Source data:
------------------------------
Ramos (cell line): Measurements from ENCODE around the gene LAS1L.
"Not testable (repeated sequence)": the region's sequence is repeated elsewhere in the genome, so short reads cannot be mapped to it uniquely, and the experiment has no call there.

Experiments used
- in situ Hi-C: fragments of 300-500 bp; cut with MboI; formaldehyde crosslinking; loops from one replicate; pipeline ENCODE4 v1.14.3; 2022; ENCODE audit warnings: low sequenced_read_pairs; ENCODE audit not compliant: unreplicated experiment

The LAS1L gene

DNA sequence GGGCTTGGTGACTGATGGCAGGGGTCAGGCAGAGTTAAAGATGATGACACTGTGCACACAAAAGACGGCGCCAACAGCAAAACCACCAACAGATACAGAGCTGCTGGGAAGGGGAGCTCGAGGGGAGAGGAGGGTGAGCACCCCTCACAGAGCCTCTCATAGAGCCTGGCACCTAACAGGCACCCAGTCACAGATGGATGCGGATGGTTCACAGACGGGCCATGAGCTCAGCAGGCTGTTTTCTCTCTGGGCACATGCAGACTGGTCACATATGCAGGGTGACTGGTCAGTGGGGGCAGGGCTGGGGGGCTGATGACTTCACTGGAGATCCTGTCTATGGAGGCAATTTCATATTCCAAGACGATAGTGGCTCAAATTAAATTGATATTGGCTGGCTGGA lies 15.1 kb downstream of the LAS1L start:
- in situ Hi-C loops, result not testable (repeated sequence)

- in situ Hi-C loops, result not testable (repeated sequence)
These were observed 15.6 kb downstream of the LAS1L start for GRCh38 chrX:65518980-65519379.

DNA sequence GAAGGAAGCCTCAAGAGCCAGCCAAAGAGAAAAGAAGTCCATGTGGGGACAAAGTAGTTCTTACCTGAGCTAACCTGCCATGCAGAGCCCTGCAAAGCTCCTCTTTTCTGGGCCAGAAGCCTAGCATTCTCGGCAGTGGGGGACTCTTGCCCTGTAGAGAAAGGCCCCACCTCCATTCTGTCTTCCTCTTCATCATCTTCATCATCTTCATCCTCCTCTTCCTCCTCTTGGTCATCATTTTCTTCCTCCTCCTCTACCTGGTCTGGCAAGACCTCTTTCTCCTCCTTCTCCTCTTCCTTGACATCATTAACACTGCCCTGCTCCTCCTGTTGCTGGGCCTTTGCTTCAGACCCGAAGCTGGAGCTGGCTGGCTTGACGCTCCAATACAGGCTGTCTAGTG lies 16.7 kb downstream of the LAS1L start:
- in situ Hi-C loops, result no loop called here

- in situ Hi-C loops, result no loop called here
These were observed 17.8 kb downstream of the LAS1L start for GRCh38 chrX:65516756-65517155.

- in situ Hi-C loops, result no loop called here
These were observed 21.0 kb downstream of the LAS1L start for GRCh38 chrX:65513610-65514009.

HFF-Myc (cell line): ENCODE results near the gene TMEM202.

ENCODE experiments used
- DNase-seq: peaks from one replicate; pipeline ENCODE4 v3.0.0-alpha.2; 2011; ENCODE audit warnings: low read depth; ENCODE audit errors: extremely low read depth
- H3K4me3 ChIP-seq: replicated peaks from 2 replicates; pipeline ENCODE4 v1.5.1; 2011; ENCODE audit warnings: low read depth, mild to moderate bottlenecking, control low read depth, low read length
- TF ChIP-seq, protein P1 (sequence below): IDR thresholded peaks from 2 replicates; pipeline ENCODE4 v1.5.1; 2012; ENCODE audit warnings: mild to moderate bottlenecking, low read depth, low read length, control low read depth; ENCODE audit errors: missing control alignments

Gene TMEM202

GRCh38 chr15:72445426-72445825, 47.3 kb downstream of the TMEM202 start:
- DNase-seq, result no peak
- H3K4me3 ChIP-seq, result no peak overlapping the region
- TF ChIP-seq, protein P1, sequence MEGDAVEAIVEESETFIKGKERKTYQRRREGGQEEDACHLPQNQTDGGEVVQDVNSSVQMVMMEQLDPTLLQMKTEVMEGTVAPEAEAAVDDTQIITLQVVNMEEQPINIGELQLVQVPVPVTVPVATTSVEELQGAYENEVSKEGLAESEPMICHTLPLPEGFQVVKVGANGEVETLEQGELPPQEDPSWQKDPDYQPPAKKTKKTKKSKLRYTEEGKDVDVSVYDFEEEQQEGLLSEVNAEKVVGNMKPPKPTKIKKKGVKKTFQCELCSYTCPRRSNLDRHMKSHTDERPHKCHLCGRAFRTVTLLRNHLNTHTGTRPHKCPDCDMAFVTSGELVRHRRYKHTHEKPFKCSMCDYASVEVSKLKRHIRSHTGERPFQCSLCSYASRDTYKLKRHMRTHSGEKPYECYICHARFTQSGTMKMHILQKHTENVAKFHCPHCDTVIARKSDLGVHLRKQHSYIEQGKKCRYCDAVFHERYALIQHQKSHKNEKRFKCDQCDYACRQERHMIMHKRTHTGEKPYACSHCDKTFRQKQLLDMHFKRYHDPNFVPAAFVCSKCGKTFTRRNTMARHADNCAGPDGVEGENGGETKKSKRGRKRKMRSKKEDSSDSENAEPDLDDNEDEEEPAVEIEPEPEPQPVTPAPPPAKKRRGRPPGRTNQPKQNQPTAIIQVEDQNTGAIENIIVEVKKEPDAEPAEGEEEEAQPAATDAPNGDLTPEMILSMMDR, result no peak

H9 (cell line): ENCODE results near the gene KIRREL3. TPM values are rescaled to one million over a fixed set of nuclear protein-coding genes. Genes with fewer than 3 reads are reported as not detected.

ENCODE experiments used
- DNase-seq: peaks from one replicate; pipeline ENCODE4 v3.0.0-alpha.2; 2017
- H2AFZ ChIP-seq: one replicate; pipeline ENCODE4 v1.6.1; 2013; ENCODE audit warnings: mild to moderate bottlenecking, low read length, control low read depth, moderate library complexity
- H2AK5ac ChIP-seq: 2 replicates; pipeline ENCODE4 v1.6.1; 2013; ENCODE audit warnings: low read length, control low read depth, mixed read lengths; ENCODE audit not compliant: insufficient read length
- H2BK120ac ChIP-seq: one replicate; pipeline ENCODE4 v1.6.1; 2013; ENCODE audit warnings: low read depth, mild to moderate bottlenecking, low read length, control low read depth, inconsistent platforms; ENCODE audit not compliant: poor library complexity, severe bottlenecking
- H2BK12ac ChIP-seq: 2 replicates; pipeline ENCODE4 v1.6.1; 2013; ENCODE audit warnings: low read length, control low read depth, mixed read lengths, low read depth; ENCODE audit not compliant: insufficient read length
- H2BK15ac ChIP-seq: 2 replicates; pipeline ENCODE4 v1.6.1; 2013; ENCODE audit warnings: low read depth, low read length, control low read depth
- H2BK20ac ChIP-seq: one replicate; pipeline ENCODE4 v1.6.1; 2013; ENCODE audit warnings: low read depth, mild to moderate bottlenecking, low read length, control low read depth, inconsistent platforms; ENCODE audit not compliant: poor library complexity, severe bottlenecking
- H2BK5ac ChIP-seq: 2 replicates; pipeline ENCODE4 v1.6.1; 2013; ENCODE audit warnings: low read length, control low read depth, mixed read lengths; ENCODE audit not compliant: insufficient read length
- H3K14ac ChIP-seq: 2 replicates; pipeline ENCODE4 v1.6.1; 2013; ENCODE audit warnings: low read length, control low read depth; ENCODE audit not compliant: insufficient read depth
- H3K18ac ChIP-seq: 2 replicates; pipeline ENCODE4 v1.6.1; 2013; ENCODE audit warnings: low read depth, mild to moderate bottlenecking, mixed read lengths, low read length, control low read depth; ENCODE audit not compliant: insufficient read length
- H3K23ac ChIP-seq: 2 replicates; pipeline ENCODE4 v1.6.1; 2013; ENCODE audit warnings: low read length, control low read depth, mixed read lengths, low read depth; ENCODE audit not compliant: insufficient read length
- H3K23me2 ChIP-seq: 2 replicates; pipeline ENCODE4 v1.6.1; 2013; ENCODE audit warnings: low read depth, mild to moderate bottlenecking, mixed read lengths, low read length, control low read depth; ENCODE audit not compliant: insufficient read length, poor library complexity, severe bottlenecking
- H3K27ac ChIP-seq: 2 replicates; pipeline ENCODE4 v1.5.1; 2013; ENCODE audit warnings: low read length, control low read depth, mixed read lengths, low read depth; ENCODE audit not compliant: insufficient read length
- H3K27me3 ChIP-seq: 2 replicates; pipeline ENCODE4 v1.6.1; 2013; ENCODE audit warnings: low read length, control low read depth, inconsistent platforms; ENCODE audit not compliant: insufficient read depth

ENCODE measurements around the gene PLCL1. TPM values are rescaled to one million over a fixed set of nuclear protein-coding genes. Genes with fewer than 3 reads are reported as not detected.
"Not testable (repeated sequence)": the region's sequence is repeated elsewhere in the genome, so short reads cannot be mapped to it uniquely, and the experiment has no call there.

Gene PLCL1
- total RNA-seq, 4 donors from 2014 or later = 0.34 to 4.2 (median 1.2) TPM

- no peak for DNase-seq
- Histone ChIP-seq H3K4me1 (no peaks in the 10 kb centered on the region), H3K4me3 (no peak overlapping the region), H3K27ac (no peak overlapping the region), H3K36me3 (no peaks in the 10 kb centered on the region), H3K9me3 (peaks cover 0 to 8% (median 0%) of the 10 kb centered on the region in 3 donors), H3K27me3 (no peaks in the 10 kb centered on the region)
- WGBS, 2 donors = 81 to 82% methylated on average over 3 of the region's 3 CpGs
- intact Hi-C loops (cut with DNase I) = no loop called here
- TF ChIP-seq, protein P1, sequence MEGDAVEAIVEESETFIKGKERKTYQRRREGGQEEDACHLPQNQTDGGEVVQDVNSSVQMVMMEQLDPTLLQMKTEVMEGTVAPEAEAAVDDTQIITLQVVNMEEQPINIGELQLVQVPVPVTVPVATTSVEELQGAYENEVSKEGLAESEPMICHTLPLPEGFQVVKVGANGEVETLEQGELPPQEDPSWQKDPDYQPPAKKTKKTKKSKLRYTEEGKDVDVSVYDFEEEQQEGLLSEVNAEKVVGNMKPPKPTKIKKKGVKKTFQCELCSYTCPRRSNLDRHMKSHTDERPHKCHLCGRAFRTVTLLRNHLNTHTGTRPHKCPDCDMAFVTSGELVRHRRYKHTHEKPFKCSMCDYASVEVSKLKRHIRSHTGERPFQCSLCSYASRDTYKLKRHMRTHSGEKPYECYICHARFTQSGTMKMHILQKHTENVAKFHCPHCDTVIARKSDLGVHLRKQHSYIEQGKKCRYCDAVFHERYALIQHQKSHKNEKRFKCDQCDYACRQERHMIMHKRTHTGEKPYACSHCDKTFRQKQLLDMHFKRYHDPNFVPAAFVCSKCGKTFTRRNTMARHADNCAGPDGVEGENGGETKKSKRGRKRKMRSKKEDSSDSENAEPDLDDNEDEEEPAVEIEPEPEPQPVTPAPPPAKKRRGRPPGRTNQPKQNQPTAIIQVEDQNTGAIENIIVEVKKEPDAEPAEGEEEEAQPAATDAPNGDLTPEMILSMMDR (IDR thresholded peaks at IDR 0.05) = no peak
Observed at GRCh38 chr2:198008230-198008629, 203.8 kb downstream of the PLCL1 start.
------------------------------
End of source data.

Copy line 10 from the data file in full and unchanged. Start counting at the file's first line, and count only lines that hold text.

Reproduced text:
DNA sequence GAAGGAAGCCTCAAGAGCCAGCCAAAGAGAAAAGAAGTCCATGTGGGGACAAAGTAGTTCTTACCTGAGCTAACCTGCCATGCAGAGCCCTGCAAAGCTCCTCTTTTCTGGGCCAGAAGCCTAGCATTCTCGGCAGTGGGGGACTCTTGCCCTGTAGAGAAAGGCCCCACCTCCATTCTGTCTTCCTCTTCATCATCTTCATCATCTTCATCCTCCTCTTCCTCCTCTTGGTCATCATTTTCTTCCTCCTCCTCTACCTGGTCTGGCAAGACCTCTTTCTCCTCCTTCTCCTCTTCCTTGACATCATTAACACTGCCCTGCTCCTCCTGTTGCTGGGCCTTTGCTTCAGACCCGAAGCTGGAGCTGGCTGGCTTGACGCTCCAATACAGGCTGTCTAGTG lies 16.7 kb downstream of the LAS1L start: